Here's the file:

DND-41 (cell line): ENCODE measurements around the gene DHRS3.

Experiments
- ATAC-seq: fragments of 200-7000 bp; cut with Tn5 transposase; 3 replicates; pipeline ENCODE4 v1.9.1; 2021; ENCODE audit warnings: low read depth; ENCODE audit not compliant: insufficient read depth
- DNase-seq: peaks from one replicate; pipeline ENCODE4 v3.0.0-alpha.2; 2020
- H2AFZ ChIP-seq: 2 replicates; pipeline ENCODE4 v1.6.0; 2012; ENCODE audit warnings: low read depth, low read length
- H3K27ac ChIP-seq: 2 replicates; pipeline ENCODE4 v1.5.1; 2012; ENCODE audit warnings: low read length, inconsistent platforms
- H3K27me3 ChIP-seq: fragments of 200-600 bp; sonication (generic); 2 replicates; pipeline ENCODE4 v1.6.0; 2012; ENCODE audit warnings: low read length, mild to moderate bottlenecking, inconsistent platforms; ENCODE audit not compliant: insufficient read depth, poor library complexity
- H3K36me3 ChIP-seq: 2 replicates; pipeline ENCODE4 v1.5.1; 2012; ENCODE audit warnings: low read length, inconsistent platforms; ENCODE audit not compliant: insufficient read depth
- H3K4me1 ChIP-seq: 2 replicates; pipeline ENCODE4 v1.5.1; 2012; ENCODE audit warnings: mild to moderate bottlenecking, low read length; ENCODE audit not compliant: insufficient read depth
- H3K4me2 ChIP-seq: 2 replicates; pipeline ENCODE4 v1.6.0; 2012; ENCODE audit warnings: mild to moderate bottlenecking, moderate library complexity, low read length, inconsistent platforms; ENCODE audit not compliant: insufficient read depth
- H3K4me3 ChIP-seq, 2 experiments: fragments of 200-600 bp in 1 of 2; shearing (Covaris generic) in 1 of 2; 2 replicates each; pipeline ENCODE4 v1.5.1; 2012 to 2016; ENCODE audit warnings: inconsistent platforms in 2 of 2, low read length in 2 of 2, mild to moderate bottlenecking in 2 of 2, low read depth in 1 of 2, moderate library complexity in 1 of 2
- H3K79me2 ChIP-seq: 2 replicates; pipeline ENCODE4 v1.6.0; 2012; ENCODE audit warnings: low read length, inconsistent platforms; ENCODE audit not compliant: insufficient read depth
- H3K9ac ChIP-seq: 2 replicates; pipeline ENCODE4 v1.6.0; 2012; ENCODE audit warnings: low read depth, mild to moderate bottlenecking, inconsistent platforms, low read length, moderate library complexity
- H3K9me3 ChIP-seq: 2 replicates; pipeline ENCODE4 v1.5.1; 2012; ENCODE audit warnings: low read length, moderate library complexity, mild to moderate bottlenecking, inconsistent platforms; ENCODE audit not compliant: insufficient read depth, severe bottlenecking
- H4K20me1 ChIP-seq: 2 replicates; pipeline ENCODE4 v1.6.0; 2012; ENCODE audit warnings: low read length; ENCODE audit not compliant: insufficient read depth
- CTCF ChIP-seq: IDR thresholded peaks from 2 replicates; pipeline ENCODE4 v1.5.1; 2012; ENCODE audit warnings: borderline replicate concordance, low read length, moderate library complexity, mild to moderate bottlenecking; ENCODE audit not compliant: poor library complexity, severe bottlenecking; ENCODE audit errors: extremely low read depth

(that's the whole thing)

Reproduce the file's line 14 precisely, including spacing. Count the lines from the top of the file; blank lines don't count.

- H3K9me3 ChIP-seq: 2 replicates; pipeline ENCODE4 v1.5.1; 2012; ENCODE audit warnings: low read length, moderate library complexity, mild to moderate bottlenecking, inconsistent platforms; ENCODE audit not compliant: insufficient read depth, severe bottlenecking